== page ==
Fruit Fritters with Orange Sauce
Homemade Lime Squash
or Rose Lassi


Bengali Royal Rice
Puffed Fried Bread
Cauliflower and Potato Supreme
Spinach, Tomato, Eggplant, and Chickpea Stew
Mixed Vegetable and Yogurt Salad
Pineapple Chutney
Curd Pakoras
Peanut and Coriander Chutney
Walnut and Raisin Semolina Halava
Deep-Fried Milk Balls in Rose Syrup
Orange Ginger Cooler



AJOWAN SEEDS: Tiny, light-brown spice seeds closely related to caraway and cumin with a very strong, thyme and oregano flavour. Ajowan, Carum ajowan is used in many North Indian savoury dishes, especially in fried snacks.
Ajowan aids digestion and is to relieve stomach problems. The seeds keep indefinitely are available from Indian Middle Eastern grocers.

ALFALFA SPROUTS: The nutritional content of the seeds of the perennial plant Medicado sativa, alfalfa, is increased dramatically when they are sprouted. Alfalfa sprouts contain 40% protein and are very high in vitamins A, B, and C, as well as B vitamins, and the vitamins K and U. Alfalfa sprouts also contain good amounts of sodium, potassium, sulphur, phosphorus, and magnesium. The high nutrition, as well as the mild, slightly sweet flavour of alfalfa sprouts make them a popular salad ingredient.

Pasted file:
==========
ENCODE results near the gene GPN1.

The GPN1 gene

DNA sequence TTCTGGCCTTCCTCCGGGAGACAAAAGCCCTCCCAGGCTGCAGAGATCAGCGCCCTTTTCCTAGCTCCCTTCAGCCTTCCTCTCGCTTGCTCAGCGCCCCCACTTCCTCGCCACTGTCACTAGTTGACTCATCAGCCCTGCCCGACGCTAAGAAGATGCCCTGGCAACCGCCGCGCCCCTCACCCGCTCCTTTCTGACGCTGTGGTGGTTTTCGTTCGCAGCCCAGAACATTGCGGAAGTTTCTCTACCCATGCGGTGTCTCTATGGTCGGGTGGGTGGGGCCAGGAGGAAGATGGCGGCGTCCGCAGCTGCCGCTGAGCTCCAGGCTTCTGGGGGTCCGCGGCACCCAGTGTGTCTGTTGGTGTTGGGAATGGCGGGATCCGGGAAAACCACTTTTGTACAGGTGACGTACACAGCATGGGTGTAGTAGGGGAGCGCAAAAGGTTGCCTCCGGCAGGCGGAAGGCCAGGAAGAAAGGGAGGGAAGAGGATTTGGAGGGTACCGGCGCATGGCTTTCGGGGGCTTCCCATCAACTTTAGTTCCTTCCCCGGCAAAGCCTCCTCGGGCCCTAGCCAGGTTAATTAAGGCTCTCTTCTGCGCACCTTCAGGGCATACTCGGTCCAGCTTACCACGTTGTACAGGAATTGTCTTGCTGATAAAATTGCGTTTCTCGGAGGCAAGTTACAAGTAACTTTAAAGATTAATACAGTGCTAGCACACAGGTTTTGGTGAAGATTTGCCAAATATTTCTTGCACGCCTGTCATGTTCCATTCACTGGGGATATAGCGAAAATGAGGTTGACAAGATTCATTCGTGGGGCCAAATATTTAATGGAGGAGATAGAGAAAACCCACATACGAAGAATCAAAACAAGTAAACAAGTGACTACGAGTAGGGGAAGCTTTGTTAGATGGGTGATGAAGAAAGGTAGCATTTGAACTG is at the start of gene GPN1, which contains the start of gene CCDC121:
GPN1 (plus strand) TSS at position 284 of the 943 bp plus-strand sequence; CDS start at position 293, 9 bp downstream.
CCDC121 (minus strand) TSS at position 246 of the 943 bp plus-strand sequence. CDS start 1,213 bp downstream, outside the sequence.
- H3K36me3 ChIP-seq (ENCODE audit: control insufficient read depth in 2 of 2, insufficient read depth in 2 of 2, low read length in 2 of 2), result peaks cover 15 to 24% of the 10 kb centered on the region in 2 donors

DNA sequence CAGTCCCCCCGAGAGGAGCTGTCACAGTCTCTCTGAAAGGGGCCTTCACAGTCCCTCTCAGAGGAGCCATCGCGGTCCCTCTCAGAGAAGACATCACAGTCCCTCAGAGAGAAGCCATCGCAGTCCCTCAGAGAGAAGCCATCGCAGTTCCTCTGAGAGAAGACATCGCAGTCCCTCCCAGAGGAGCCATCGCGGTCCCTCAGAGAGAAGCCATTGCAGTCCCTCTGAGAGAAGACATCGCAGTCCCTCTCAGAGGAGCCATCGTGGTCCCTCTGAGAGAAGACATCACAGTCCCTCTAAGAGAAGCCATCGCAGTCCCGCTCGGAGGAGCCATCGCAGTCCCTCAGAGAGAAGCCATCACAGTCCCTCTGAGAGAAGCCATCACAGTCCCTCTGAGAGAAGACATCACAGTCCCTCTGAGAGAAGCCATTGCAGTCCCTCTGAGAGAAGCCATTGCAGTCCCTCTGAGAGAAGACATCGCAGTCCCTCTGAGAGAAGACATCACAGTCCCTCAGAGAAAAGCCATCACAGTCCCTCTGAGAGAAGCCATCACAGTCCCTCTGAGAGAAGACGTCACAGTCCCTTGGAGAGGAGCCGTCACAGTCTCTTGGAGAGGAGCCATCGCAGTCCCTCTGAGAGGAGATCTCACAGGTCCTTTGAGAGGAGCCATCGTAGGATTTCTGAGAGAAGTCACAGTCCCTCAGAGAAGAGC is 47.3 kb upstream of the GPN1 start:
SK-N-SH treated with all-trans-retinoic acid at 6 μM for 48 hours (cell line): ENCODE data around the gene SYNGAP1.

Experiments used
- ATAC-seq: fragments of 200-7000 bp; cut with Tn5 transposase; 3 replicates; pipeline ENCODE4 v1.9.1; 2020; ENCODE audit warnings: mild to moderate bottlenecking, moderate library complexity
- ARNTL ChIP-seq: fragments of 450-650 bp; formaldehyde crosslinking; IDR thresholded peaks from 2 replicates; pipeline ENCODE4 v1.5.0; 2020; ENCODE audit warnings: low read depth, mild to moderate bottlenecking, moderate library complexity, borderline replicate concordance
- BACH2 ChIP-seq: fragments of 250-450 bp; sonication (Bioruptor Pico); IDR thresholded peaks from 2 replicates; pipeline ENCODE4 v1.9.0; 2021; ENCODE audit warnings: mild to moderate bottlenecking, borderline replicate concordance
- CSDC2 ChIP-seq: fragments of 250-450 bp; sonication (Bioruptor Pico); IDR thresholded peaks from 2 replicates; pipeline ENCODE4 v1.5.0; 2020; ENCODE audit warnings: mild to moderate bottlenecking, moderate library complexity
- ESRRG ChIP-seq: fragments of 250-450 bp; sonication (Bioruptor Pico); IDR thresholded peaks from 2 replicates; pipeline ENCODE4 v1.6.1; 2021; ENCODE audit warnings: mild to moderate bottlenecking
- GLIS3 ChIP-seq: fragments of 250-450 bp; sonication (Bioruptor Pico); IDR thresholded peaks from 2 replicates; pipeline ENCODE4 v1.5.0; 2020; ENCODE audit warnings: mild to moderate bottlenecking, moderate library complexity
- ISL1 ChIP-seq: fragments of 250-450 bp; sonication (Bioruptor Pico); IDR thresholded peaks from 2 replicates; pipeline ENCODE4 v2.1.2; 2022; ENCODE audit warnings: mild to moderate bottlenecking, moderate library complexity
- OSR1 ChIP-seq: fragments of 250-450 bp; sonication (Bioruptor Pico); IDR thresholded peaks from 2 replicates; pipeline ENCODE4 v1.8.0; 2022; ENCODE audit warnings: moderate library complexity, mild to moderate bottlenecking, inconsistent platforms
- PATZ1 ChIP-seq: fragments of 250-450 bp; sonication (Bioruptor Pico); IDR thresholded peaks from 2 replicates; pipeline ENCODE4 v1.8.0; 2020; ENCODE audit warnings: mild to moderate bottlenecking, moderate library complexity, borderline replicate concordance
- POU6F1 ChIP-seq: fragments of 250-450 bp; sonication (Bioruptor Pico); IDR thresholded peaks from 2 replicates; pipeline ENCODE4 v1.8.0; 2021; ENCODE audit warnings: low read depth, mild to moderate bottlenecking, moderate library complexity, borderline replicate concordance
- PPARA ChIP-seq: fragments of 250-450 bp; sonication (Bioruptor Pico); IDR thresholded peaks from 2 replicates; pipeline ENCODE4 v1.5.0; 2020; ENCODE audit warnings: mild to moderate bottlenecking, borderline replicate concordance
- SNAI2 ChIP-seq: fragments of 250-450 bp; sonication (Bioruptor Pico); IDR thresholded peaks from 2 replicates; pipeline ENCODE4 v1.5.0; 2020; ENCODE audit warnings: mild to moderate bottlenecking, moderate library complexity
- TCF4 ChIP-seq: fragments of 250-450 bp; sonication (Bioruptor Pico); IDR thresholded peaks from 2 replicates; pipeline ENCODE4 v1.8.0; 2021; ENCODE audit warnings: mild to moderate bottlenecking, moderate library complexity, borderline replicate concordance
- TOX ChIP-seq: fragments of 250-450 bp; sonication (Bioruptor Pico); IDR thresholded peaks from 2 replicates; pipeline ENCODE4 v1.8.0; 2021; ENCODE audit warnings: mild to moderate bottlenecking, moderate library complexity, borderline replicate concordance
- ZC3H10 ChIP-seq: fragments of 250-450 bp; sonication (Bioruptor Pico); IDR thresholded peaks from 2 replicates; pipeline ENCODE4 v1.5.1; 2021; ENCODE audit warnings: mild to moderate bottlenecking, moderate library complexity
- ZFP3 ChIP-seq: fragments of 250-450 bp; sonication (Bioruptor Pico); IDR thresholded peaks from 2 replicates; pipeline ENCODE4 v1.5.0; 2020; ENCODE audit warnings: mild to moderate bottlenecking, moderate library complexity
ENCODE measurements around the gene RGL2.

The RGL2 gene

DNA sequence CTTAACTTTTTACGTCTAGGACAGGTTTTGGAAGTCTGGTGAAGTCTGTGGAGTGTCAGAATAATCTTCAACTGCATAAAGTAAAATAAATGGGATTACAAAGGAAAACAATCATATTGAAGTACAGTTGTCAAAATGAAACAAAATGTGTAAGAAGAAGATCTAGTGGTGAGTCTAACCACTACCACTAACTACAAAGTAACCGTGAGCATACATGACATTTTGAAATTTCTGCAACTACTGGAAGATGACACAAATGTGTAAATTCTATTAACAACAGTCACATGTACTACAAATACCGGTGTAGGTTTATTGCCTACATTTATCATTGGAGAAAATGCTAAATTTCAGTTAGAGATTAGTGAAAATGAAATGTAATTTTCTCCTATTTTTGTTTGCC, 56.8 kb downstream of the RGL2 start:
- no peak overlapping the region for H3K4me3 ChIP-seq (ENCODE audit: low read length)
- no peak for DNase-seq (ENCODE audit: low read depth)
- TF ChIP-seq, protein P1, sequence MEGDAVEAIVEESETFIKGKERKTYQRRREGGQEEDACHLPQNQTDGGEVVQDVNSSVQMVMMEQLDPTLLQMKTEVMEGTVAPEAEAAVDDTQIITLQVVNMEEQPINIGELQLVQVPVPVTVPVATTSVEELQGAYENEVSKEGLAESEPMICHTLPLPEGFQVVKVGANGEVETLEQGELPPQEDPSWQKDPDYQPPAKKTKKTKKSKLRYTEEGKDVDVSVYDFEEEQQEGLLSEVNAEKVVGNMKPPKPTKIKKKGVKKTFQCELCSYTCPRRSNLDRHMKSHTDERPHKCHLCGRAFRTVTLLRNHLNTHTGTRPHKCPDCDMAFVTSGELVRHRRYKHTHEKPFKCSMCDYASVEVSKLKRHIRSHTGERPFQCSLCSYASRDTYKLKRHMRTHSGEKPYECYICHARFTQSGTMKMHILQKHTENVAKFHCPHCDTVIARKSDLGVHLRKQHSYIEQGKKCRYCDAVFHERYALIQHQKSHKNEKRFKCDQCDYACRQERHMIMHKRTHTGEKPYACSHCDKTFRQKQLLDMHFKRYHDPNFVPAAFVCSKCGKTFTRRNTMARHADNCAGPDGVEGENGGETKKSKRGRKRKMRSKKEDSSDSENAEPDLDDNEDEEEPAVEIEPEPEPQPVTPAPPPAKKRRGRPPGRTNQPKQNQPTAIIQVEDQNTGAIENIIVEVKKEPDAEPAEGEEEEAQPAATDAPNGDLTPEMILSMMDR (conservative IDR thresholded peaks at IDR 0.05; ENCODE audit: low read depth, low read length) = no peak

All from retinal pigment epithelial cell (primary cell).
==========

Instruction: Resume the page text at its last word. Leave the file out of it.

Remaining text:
AMCHOOR: A tan coloured powder made from grinding small sun-dried green mangoes. Amchoor is used in North Indian dishes to give a slightly sour, pungent taste. It is a predominant flavour in the spice blend called chat masala and is available at all Indian grocery stores.

ANISE SEEDS: The highly aromatic seeds of the annual herb Pimpinella anisum. These greenish-gray, slightly crescent-shaped seeds have a very strong licorice-like flavour and odour, although they are not related to the perennial plant of the pea family whose sweet roots are the source of true licorice. Although anise is generally used as a flavouring for drinks, sweets, and creams, it is delicious sauteed in ghee or oil and cooked in vegetable dishes such as Cabbage, Potato  and Yogurt witH Anise. Anise seeds are available at supermarkets and specialty stores.

ANTIPASTO: A light starter or an appetizer served before an Italian meal. It can also be used as a light snack. Vegetables and salads (served raw or lightly cooked), make delicious antipasto, as do simple hot dishes, fried breads (crostini), or miniature pizzas.


ARROWROOT: A very fine white starch derived from the rootstock of the South American tropical plant Maranta arundinacea. Arrowroot is used much like cornflour in sauces, except that it is a non-grain flour and thickens at a lower temperature. It is also used as a binding agent. It is available at most supermarkets or grocers.